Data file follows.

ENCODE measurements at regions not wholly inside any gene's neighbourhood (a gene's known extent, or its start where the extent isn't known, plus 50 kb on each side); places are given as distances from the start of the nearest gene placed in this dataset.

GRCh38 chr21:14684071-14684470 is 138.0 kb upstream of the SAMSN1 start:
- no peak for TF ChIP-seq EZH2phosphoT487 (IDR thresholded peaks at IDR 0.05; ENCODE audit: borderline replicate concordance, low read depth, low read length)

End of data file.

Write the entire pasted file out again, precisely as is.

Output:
ENCODE measurements at regions not wholly inside any gene's neighbourhood (a gene's known extent, or its start where the extent isn't known, plus 50 kb on each side); places are given as distances from the start of the nearest gene placed in this dataset.

GRCh38 chr21:14684071-14684470 is 138.0 kb upstream of the SAMSN1 start:
- no peak for TF ChIP-seq EZH2phosphoT487 (IDR thresholded peaks at IDR 0.05; ENCODE audit: borderline replicate concordance, low read depth, low read length)